Open Access Te Herenga Waka-Victoria University of Wellington
thesis_access.pdf (934.15 kB)

Tolerance to the Behavioural and Neurochemical Effects of MDMA Following Repeated Exposure

Download (934.15 kB)
posted on 2021-11-10, 04:30 authored by Jones, Karen

Rationale: Following repeated +/-3,4- methylenedioxymethamphetamine (MDMA) administration there is tolerance to many behavioural effects and deficits in serotonergic neurotransmission. Objectives: The present studies had three main objectives. 1. To develop a behavioural assay to examine the effects of acute and repeated MDMA exposure. 2. To use this behavioural assay to determine whether functional changes in serotonin (5-HT)2a or 5-HT2c receptors accompany tolerance to the effects of MDMA. 3. To attempt to reverse behavioural tolerance and 5-HT deficits by administering a treatment that has been shown to desensitise the 5-HT1a autoreceptor. Methods: In separate groups of rats the dose effect curves for MDMAproduced hyperactivity were determined (0.0, 1.0, 3.3, 10.0 mg/kg). In additional groups the effect of MDMA pretreatment (4 X 10mg/kg MDMA injections at 2 hour intervals) or saline vehicle on MDMA-produced hyperactivity was assessed. To determine the experimental parameters for MDMA effects in the Emergence Test (ET) separate groups of rats received MDMA (0.0, 3.3 mg/kg) and were either habituated to a hide box for various periods (15, 30, 45mins) or exposed to the test arena 3 times over a period of days (day 1, 5, 9) or injected daily in the home cage with MDMA (0.0, 3.3mg/kg) for 3 days. Emergence latency following injections of MDMA (0.0, 3.3mg/kg), the 5-HT2a /c agonistm-CPP (0.0, 0.3, 0.6 or 1.25 m/kg), the 5-HT releasing stimulant, fenfluramine (0.0, 1.0, 2.0 mg/kg), and the 5-HT2a agonist DOI (0.0, 1.0, 2.0 mg/kg) was measured. The role of 5-HT2c receptors was assessed by determining the effect of the 5-HT2c antagonist, RS102221 (0.0, 0.25, 0.5, 1.0 mg/kg). The effect of MDMA pretreatment on MDMA (0.0, 3.3 mg/kg), m-CPP (1.25 mg/kg), or fenfluramine (2.0mg/kg) induced increases in emergence latency was also assessed. The functional status of the 5-HT1a autoreceptor following MDMA pretreatment was determined by measuring the effect of the 5-HT1a agonist, 8- OHDPAT (0.0, 0.315, 0.0625, 0.125, 0.25, 0.5 mg/kg, SC), on body temperature. The ability of the 5-HT1a antagonist, WAY100635 (0.0, 0.01, 0.1, 1.0mg/kg, SC, 1 X daily for 7 days or by local injection of 0.0 or 500 ng into the dorsal raphe) to reverse the attenuation of MDMA-induced hyperactivity following MDMA pretreatment was examined. Effects of various treatments on tissue levels of 5-HT and 5-HIAA were also measured using HPLC with EC. Results: MDMA produced dose-dependent hyperactivity and tolerance was produced by MDMA pretreatment. MDMA (3.3mg/kg) increased emergence latency following a 30 minute habituation period and this effect was reduced in MDMA-pretreated rats. Fenfluramine and m-CPP but not DOI also increased emergence latency in a dose-dependent manner. RS102221 dose dependently blocked the acute effects of MDMA and m-CPP. Two weeks following MDMA pretreatment rats were tolerant to the effects of MDMA and fenfluramine, but not m-CPP. MDMA pretreatment also produced significant reductions in tissue levels of 5-HT and 5-HIAA. Subcutaneous WAY100635 administration failed to reverse the behavioural and neurochemical deficits produced by MDMA pretreatment but local administration increased MDMA-produced hyperactivity in saline and MDMA pretreated rats and reversed MDMA-produced 5-HT tissue depletions. Conclusion: The Emergence Test is a behavioural assay sensitive to the effects of acute and repeated MDMA exposure. Following MDMA pretreatment behavioural tolerance as measured by the ET is likely to be due to impaired 5-HT release rather than changes in 5-HT2a or 5-HT2c receptor responses. Because partial reversal of tolerance and 5-HT deficits following repeated MDMA administration was achieved through local DRN 5-HT1a antagonist administration the 5-HT1a autoreceptor may prove to be a clinical target for the reversal of MDMA produced deficits.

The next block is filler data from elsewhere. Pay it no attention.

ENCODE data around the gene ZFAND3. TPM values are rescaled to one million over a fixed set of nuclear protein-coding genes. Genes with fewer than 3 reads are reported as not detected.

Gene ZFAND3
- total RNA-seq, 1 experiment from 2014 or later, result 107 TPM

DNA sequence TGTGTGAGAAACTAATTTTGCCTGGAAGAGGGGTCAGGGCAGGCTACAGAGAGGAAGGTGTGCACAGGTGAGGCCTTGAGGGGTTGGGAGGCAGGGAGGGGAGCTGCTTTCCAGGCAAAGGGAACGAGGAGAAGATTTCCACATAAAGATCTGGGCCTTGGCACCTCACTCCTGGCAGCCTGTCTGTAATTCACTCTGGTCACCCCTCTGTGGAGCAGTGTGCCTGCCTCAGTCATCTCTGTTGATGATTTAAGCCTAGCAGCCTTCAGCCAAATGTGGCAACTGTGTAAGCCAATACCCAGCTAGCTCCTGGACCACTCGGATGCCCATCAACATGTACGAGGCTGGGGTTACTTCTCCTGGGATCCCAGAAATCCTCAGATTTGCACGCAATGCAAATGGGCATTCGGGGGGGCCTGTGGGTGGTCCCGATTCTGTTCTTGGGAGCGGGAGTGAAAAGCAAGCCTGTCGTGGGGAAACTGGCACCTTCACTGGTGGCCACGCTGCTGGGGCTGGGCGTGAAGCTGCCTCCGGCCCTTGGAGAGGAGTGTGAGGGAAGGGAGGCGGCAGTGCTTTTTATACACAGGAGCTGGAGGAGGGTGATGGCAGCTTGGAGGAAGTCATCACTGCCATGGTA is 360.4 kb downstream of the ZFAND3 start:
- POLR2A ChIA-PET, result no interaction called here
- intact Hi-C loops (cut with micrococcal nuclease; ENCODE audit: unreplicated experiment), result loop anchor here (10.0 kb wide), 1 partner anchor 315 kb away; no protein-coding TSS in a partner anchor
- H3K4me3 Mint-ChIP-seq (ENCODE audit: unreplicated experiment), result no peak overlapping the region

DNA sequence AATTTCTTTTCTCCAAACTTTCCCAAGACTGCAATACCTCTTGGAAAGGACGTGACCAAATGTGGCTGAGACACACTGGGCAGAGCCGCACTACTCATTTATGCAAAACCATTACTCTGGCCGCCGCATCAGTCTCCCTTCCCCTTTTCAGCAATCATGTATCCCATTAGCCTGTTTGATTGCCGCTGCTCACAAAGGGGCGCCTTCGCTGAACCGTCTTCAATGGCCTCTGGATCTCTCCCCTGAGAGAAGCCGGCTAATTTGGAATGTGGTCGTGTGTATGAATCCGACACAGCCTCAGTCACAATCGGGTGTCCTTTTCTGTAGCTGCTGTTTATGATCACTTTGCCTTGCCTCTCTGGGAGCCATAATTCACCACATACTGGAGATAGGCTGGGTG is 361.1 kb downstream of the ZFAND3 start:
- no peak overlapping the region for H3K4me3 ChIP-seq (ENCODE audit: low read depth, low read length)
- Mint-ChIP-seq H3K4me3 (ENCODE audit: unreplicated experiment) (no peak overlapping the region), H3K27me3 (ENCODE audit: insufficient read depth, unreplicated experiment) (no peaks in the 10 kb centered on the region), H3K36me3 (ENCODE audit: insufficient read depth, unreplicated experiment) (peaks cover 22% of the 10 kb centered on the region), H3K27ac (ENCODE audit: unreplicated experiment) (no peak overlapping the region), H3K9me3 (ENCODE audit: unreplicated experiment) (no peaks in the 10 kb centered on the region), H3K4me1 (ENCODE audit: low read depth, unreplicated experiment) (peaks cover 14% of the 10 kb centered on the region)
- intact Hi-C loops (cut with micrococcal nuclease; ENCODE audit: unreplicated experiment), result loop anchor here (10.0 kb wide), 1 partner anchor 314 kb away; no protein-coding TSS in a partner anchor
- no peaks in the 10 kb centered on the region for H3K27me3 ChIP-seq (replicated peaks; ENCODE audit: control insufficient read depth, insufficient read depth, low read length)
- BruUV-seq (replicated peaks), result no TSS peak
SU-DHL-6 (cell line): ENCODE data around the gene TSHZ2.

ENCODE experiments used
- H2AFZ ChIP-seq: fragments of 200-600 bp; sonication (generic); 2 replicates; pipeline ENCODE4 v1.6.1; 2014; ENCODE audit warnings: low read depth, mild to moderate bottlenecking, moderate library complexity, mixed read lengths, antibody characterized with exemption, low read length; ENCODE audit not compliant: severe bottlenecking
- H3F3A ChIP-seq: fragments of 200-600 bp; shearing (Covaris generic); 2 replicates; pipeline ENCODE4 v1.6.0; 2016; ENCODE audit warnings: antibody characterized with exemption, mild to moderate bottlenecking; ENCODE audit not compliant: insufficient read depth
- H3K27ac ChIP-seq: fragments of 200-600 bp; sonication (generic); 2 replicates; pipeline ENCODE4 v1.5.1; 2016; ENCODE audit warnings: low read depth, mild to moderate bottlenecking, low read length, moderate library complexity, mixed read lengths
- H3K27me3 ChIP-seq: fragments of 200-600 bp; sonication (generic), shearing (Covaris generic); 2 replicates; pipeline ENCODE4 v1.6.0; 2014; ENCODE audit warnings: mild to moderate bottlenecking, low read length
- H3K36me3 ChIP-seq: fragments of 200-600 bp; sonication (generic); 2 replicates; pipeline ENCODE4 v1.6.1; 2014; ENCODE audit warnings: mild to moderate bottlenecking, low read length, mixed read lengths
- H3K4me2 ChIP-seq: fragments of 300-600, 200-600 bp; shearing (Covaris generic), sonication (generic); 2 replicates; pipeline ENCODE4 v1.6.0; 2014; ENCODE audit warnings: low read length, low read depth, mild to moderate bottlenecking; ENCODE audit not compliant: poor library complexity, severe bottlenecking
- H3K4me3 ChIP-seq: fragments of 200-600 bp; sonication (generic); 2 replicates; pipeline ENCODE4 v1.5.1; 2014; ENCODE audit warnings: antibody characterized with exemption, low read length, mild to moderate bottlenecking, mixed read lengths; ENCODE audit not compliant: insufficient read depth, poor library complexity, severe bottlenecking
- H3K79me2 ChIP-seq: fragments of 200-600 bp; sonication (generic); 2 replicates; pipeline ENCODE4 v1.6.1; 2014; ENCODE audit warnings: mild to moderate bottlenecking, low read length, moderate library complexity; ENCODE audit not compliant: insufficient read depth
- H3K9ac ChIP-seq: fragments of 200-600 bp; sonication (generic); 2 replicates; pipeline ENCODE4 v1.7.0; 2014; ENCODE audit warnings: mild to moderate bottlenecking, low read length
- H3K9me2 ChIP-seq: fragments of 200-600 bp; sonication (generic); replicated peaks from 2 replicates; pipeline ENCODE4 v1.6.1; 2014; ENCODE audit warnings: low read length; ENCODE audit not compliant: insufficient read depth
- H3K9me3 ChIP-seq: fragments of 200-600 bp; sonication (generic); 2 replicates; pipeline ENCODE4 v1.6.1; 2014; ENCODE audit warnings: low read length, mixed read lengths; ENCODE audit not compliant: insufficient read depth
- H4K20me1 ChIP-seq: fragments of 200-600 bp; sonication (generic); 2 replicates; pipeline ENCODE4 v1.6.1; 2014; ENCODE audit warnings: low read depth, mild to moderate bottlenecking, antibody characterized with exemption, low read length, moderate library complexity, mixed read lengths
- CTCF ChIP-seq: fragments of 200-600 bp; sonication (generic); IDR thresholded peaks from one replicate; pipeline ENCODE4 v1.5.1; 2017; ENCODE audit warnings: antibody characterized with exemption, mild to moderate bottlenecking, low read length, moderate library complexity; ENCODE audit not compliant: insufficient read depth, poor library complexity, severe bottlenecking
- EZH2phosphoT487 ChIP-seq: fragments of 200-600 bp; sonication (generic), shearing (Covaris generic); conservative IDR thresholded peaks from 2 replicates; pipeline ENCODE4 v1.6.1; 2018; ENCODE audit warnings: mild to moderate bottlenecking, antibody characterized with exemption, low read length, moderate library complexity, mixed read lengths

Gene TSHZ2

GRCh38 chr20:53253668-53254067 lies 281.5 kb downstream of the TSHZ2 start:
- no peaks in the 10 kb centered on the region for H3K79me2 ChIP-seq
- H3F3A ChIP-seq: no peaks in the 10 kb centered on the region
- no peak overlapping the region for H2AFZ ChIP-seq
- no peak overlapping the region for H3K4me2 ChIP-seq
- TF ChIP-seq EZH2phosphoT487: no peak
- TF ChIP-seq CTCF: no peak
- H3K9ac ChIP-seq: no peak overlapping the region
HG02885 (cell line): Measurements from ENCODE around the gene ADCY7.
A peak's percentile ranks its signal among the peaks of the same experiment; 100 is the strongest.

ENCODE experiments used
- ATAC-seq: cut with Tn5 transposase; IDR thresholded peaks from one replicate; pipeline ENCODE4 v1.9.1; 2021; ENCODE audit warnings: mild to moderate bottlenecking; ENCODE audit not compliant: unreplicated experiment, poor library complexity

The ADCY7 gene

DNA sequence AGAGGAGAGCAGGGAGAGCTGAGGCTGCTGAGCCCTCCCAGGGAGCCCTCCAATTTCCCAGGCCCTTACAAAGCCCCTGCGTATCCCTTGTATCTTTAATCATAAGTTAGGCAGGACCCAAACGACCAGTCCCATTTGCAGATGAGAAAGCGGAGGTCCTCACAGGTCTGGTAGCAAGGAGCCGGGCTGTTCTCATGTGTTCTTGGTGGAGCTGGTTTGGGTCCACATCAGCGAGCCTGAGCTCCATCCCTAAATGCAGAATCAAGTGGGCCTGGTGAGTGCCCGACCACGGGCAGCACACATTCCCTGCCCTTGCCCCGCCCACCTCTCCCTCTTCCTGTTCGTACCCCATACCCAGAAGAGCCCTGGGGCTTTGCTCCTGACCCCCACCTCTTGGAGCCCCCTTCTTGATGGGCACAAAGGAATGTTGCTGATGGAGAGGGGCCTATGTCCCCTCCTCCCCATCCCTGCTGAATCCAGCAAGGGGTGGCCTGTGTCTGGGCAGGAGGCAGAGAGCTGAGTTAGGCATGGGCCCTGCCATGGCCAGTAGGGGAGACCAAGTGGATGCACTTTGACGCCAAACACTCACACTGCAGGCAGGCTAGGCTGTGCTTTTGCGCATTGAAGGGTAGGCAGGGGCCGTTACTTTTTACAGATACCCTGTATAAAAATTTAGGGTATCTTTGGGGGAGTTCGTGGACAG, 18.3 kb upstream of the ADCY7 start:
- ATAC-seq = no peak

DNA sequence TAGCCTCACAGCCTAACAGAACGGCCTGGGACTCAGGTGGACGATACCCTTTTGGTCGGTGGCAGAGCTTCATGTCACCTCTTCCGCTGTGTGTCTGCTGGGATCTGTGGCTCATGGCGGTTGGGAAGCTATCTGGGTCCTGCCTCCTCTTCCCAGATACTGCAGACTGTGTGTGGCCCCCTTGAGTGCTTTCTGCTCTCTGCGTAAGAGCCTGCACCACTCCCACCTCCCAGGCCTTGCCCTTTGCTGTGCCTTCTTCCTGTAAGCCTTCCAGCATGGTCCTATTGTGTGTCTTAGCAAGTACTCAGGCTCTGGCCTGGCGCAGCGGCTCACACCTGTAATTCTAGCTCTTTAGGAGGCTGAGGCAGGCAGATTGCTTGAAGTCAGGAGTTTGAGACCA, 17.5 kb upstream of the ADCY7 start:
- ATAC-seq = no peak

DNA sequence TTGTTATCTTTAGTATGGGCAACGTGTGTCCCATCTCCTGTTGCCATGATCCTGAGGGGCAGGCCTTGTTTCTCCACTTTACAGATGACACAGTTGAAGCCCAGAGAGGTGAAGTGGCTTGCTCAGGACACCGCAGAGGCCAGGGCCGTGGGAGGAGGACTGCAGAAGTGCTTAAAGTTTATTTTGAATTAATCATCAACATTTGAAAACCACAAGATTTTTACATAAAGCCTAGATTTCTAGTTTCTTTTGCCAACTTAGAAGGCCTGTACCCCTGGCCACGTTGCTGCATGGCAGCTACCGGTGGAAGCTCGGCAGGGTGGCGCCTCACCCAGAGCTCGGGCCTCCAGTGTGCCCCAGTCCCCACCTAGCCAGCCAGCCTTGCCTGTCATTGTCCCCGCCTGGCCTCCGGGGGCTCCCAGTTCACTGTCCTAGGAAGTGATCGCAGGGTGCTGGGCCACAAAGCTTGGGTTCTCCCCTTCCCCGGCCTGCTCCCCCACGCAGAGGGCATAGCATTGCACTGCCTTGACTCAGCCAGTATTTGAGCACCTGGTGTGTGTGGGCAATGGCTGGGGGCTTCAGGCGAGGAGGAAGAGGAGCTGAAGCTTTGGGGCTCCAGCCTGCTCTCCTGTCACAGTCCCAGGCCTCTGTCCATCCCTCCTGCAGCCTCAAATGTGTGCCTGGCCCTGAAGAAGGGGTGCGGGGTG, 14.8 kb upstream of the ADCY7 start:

Copyright Date


Date of Award



Te Herenga Waka—Victoria University of Wellington

Rights License

Author Retains Copyright

Degree Discipline


Degree Grantor

Te Herenga Waka—Victoria University of Wellington

Degree Level


Degree Name

Doctor of Philosophy

Victoria University of Wellington Item Type

Awarded Doctoral Thesis



Victoria University of Wellington School

School of Psychology


Schenk, Susan; Hunt, Maree